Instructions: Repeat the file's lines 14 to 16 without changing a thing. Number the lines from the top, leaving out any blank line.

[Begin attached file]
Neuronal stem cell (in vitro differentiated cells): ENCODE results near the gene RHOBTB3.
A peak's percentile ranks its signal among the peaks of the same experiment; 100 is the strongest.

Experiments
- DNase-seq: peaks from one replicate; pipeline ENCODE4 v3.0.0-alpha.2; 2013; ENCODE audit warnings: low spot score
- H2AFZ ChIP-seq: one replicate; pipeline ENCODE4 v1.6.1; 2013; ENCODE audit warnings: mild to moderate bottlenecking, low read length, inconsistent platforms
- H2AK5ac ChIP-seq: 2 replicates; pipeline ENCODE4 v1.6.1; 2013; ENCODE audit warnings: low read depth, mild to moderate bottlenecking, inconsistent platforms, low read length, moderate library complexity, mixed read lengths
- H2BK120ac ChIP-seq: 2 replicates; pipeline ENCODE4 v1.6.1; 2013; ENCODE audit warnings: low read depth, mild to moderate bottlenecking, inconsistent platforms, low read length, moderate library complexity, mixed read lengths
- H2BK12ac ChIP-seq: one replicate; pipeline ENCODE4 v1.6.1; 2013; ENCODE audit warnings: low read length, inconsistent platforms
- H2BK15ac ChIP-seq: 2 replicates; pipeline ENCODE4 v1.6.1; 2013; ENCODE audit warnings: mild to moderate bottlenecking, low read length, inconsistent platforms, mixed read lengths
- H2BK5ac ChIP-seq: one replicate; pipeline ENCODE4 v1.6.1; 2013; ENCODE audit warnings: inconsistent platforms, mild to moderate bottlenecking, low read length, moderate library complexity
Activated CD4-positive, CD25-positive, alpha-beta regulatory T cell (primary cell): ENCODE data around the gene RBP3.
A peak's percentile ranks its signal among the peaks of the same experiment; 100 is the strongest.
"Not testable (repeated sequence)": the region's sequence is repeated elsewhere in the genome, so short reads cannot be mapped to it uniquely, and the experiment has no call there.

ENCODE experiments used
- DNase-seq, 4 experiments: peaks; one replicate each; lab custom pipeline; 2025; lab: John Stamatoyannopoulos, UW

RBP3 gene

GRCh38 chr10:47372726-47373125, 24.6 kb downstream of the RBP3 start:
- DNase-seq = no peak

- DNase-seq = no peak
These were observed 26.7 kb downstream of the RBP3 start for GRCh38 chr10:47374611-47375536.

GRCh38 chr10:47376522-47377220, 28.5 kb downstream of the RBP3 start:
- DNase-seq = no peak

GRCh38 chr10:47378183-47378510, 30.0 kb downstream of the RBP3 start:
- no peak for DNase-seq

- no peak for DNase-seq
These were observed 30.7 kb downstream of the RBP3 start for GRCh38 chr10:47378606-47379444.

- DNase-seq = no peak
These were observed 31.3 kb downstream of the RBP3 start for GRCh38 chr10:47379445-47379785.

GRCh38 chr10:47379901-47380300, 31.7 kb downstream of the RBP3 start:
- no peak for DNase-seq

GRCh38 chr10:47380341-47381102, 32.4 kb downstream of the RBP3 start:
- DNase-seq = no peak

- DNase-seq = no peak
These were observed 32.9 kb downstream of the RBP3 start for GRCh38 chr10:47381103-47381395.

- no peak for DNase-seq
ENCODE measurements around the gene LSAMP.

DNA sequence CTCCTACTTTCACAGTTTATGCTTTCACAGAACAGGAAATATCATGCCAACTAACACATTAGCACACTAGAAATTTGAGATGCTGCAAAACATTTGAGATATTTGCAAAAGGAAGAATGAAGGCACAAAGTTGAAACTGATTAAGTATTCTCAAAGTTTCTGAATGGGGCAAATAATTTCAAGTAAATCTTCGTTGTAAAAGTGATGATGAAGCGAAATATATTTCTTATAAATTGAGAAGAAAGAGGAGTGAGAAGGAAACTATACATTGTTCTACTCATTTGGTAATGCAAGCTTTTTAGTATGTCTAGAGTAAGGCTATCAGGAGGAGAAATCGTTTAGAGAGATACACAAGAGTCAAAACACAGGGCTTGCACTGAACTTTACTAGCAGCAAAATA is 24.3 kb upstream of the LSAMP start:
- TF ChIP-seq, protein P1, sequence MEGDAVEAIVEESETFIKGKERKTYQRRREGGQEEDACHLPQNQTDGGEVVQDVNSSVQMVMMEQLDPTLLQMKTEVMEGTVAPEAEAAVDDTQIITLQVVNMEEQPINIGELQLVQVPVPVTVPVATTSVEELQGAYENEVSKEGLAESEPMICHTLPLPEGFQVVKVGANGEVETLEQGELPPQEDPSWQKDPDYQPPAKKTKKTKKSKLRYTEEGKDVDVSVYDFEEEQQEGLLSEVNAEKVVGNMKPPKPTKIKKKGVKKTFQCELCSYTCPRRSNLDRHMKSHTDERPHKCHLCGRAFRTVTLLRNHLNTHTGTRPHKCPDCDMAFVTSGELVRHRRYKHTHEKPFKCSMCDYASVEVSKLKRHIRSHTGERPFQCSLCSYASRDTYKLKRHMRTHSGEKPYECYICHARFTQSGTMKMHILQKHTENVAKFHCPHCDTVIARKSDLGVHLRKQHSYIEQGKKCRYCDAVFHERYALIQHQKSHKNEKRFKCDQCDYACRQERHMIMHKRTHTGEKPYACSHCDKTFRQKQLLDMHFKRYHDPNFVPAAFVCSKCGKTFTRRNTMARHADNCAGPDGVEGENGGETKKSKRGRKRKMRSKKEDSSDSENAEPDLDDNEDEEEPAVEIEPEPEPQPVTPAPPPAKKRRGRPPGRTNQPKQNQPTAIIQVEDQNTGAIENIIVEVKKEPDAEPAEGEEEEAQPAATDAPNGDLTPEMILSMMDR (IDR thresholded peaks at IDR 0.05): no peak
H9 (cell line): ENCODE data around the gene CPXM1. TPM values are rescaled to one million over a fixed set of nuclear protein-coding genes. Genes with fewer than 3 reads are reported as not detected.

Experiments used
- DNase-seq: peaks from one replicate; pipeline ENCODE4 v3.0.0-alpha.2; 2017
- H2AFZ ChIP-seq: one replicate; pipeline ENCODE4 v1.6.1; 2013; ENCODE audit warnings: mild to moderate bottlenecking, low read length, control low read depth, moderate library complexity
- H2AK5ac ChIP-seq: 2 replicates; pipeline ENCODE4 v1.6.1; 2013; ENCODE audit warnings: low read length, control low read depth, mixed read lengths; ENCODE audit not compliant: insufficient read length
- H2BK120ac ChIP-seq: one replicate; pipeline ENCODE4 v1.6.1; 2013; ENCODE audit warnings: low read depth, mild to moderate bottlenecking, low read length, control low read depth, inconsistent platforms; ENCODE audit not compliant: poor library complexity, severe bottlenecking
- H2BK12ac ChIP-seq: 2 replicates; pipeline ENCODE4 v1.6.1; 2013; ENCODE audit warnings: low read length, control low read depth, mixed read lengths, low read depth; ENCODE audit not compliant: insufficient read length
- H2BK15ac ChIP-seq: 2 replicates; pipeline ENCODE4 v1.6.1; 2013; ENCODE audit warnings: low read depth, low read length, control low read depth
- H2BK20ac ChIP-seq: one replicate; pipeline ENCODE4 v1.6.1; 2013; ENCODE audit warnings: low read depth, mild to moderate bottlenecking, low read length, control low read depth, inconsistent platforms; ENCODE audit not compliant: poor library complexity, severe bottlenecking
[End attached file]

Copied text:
ENCODE experiments used
- DNase-seq, 4 experiments: peaks; one replicate each; lab custom pipeline; 2025; lab: John Stamatoyannopoulos, UW

RBP3 gene